7 Useful Products Still Made in the U.S.A.

on June 21, 2011

Texas Basket Co.

Once upon a time, wooden baskets were as commonplace as plastic bags are today, used by 19th Century farmers to store, tote and ship American produce. Today, most basket-making companies have died off thanks to the introduction of cardboard boxes, but Texas Basket Co. in Jacksonville, Texas, keeps the tradition of basket-making alive, producing up to 12,000 baskets a day. Today’s baskets come in a variety of novel shapes and sizes, from baskets shaped like giant coffee cups to ones shaped like the state of Texas. How have they managed to stay in business? Read their story

Old Town Classic Canoes

Centuries ago, the Penobscots Indians in present-day Old Town, Maine crafted delicate water vessels from birch bark. Today, Old Town’s rich boat-building history lives on with Old Town Canoe Co., the nation’s oldest canoe manufacturer. Founded in 1900 by George Gray, the company produces over 100,000 artisan canoes and kayaks every year that are used to ply lakes and rivers around the world. Read their story

For Bare Feet

When Sharon Rivenbark’s only son, Tim, was diagnosed with an inoperable brain tumor in 1982, the fifth-grade teacher from Helmsburg, Indiana was determined to find a way to help him cope with the life-changing illness. The solution? For Bare Feet, a sock-making business that Rivenbark owned and operated together with her son. By 1984, the novelty socks were a hit, and the company soon received a license from the NCAA to sell socks adorned with official college sports logos. Read their story

Case & Sons Knives

No two knives are the same at W.R. Case & Sons Cutlery Co in Bradford, Penn. Established in 1889, the 450-employee company produces thousands of handcrafted, artisan-made pocket and hunting knives every day. Every knife is carefully crafted by 125 pairs of hands from materials such as Brazilian cattle bone, mother-of-pearl and buffalo horn. Prized by collectors from around the country, Case knives can sell for as much as several hundred dollars. What do visitors say about the American-made products? Read their story

Replogle Globes

When Luther Replogle quit his job during the Great Depression to make and sell globes, critics thought he’d mapped out a surefire route to failure. Replogle floundered through nearly three years of stagnant sales before finally getting his break at the 1933 World’s Fair in Chicago, where he sold more than 100,000 globes for $1.75 each—and put Replogle Globes on the map. Today, Replogle Globes in Broadview, Ill. is the world’s largest globe manufacturer, its globes continuing to inspire the imagination with thoughts and dreams of faraway places. Read their story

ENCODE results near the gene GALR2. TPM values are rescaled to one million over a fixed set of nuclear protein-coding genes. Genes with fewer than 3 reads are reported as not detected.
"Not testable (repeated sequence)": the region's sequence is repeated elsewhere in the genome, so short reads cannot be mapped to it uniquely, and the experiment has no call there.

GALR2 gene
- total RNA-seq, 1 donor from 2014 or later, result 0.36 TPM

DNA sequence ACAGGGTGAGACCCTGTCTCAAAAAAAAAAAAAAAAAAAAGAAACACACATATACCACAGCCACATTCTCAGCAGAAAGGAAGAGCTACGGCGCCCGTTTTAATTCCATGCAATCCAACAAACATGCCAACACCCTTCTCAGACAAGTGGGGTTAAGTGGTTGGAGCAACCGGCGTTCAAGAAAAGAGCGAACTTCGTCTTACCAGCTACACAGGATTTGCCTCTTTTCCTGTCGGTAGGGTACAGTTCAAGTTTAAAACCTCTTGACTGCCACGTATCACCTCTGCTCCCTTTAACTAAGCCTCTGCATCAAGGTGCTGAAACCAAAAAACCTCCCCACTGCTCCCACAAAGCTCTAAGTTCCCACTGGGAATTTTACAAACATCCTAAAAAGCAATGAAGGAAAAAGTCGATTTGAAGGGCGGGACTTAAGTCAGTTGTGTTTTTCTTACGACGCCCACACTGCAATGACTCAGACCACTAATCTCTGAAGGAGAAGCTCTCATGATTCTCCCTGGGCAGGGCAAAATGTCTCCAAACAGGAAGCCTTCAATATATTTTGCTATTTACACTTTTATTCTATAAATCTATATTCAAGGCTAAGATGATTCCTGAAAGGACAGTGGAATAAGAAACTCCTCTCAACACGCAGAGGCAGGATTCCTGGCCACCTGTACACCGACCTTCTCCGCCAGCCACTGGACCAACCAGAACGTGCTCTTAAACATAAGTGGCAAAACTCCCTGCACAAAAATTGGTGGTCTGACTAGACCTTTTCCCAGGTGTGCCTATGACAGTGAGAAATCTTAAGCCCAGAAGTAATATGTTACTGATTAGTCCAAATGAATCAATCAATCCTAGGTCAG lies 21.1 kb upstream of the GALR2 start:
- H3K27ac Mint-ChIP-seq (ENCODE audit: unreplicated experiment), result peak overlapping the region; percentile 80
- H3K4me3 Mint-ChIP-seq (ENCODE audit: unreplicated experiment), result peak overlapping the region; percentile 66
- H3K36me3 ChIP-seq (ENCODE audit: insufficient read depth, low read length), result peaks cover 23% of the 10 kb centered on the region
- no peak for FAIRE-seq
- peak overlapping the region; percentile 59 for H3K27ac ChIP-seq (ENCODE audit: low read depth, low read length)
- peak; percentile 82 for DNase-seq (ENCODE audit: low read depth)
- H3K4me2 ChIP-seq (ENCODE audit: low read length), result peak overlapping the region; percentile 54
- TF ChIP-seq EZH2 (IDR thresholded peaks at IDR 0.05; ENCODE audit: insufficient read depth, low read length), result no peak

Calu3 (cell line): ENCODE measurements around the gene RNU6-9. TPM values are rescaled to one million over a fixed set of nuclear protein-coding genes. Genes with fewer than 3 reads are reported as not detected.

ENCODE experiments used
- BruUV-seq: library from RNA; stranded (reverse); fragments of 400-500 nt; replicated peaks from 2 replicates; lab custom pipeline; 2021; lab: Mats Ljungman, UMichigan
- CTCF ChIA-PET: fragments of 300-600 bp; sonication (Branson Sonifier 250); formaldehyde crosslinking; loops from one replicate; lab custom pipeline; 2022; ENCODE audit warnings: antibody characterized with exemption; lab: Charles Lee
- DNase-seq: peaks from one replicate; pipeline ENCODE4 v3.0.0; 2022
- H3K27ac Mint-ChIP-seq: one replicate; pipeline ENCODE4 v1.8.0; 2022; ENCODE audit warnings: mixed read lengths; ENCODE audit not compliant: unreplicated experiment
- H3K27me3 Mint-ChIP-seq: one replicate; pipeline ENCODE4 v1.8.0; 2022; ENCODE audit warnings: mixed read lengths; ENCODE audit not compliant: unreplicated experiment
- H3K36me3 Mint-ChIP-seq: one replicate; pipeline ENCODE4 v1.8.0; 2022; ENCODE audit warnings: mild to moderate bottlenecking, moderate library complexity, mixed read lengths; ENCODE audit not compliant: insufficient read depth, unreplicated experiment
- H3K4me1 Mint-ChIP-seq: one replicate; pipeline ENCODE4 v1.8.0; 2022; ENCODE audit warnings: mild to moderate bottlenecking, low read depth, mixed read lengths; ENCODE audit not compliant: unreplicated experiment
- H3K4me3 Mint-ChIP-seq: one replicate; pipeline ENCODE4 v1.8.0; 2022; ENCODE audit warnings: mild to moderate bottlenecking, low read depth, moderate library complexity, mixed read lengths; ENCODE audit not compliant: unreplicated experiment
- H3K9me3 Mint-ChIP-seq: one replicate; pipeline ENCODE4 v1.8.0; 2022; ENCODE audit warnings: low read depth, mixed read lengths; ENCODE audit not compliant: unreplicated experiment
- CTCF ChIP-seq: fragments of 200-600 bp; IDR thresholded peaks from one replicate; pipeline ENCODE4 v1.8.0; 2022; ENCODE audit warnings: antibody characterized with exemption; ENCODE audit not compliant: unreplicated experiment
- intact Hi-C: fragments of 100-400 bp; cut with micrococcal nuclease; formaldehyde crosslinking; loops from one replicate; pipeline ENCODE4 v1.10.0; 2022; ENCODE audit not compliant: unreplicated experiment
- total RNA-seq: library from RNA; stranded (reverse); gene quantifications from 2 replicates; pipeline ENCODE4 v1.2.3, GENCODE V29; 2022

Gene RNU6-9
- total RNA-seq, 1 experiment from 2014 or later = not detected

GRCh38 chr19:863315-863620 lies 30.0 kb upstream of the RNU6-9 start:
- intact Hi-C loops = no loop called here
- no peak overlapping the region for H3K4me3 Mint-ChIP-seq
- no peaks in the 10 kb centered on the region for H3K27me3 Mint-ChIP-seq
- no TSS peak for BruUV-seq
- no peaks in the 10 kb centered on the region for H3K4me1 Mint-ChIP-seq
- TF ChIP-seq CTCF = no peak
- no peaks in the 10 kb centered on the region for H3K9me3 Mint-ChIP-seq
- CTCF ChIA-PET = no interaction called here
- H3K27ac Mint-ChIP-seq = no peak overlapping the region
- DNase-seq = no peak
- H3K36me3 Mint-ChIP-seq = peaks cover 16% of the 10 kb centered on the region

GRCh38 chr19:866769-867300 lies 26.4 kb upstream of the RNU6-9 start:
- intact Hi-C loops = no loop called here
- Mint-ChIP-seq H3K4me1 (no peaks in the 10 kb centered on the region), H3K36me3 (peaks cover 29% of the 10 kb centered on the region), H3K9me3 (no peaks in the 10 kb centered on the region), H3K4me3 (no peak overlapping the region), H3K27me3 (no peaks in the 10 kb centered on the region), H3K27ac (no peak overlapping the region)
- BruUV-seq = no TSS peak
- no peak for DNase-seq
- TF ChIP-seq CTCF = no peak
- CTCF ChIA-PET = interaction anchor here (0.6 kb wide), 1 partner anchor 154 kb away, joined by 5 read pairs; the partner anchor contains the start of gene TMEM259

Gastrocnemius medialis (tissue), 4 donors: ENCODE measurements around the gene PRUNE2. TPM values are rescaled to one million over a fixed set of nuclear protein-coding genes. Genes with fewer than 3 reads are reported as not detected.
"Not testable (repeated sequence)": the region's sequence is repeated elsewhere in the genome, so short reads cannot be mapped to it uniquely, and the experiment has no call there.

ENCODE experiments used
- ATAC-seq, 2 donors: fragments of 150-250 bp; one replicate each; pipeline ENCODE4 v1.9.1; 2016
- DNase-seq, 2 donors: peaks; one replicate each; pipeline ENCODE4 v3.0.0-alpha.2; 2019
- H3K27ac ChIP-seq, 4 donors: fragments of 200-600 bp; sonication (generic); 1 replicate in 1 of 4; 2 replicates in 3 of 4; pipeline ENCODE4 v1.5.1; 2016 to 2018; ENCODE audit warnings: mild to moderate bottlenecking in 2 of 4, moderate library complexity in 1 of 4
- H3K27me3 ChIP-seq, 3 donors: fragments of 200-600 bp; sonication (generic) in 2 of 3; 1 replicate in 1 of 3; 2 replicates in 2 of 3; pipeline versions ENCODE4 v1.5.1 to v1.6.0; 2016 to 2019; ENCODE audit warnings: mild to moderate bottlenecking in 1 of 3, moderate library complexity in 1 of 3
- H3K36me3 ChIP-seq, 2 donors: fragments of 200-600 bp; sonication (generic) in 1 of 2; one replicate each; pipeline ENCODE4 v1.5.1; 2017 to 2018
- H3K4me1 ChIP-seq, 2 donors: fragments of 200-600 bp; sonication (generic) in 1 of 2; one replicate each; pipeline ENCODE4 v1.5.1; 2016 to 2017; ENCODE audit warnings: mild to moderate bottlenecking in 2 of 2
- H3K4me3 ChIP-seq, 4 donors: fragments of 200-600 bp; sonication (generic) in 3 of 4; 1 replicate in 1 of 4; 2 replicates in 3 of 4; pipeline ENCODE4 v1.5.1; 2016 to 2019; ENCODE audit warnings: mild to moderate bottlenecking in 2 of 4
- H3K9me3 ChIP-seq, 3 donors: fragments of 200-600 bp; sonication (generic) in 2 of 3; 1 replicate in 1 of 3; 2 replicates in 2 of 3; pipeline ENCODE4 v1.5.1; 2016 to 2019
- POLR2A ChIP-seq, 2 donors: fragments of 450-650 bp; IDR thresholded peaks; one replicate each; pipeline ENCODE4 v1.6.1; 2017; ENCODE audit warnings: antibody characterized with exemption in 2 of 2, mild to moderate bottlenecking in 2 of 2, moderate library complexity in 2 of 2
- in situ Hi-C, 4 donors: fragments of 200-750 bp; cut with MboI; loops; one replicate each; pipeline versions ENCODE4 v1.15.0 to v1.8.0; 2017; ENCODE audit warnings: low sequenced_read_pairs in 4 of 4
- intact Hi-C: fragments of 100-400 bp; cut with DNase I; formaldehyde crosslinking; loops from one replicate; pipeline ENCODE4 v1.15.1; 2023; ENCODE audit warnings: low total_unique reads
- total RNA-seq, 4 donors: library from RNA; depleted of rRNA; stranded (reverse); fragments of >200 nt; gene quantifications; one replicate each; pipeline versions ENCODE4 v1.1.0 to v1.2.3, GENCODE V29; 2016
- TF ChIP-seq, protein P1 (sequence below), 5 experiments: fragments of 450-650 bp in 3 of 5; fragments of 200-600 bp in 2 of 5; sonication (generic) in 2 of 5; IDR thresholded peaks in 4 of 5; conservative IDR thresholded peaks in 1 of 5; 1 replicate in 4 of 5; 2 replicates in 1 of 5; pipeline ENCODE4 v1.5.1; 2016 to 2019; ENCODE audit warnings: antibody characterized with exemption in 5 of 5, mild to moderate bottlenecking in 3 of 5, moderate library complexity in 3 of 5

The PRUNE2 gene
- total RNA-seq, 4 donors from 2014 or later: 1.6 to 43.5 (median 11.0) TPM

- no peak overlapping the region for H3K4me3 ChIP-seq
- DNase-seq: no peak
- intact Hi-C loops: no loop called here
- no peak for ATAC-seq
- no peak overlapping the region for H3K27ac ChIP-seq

Cobalt Boats

Some 1,500 miles from the nearest ocean, farmers-turned-factory workers build luxury sports boats in Neodesha, Kan., where Pack St. Clair has operated his family business since 1970. He started in 1968 with a single boat that he sold at a California boat show. Today, Cobalt Boats is the town’s biggest employer and makes 2,600 boats annually sold through 100 dealers across the globe. Read their story

Making Merry-Go-Rounds

Since 1986, The Carousel Works has provided timeless amusement for parents and children alike with its beautiful, handcrafted merry-go-rounds. Founded in 1986, the Mansfield, Ohio-based company is the largest manufacturer of wooden carousels in the world, with a crew of 28 building or restoring five merry-go-rounds every year for amusement parks and zoos. Each individual carousel can take up to a year to build and can cost as much as $1 million. Read their story

Michigan Ladder Co.

Four generations of Americans have painted their houses, picked apples and retrieved wayward badminton birdies from rooftops with a boost from Michigan Ladder Co. in Ypsilanti, Mich. Founded in 1901, the company is America’s oldest ladder manufacturer, producing over 50,000 wooden ladders each year in the company’s original factory. Continuing a 109-year-old tradition, every ladder is still individually built and inspected to ensure lasting quality. How many ladders can they produce in one day? Read their story